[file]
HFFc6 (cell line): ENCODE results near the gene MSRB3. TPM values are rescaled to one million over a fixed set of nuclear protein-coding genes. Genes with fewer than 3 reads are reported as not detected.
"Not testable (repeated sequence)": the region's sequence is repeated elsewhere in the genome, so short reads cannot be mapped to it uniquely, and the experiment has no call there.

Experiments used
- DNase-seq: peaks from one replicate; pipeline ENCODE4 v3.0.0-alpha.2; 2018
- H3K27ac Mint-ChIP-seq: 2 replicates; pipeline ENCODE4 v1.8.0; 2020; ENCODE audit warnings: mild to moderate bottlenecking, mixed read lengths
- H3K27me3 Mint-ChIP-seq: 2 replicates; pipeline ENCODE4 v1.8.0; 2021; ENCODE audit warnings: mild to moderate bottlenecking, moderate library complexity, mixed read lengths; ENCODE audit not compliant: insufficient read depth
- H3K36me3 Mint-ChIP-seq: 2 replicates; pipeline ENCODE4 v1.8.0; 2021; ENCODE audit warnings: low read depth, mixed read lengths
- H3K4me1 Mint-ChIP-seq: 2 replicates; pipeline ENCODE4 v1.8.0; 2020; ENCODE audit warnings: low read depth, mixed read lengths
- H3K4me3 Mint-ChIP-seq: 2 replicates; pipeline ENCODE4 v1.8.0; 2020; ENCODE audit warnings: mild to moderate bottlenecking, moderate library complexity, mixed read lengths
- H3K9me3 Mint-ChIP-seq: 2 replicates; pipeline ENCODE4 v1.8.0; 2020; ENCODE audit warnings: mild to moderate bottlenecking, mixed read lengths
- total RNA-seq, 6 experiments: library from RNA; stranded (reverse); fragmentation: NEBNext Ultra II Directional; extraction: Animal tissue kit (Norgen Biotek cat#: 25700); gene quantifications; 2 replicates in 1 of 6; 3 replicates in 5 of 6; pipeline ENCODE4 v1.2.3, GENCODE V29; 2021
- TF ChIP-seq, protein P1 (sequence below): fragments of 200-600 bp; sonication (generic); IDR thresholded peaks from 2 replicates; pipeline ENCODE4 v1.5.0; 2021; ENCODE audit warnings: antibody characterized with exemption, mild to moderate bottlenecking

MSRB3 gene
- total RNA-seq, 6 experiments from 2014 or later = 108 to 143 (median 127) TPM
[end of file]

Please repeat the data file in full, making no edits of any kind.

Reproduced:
HFFc6 (cell line): ENCODE results near the gene MSRB3. TPM values are rescaled to one million over a fixed set of nuclear protein-coding genes. Genes with fewer than 3 reads are reported as not detected.
"Not testable (repeated sequence)": the region's sequence is repeated elsewhere in the genome, so short reads cannot be mapped to it uniquely, and the experiment has no call there.

Experiments used
- DNase-seq: peaks from one replicate; pipeline ENCODE4 v3.0.0-alpha.2; 2018
- H3K27ac Mint-ChIP-seq: 2 replicates; pipeline ENCODE4 v1.8.0; 2020; ENCODE audit warnings: mild to moderate bottlenecking, mixed read lengths
- H3K27me3 Mint-ChIP-seq: 2 replicates; pipeline ENCODE4 v1.8.0; 2021; ENCODE audit warnings: mild to moderate bottlenecking, moderate library complexity, mixed read lengths; ENCODE audit not compliant: insufficient read depth
- H3K36me3 Mint-ChIP-seq: 2 replicates; pipeline ENCODE4 v1.8.0; 2021; ENCODE audit warnings: low read depth, mixed read lengths
- H3K4me1 Mint-ChIP-seq: 2 replicates; pipeline ENCODE4 v1.8.0; 2020; ENCODE audit warnings: low read depth, mixed read lengths
- H3K4me3 Mint-ChIP-seq: 2 replicates; pipeline ENCODE4 v1.8.0; 2020; ENCODE audit warnings: mild to moderate bottlenecking, moderate library complexity, mixed read lengths
- H3K9me3 Mint-ChIP-seq: 2 replicates; pipeline ENCODE4 v1.8.0; 2020; ENCODE audit warnings: mild to moderate bottlenecking, mixed read lengths
- total RNA-seq, 6 experiments: library from RNA; stranded (reverse); fragmentation: NEBNext Ultra II Directional; extraction: Animal tissue kit (Norgen Biotek cat#: 25700); gene quantifications; 2 replicates in 1 of 6; 3 replicates in 5 of 6; pipeline ENCODE4 v1.2.3, GENCODE V29; 2021
- TF ChIP-seq, protein P1 (sequence below): fragments of 200-600 bp; sonication (generic); IDR thresholded peaks from 2 replicates; pipeline ENCODE4 v1.5.0; 2021; ENCODE audit warnings: antibody characterized with exemption, mild to moderate bottlenecking

MSRB3 gene
- total RNA-seq, 6 experiments from 2014 or later = 108 to 143 (median 127) TPM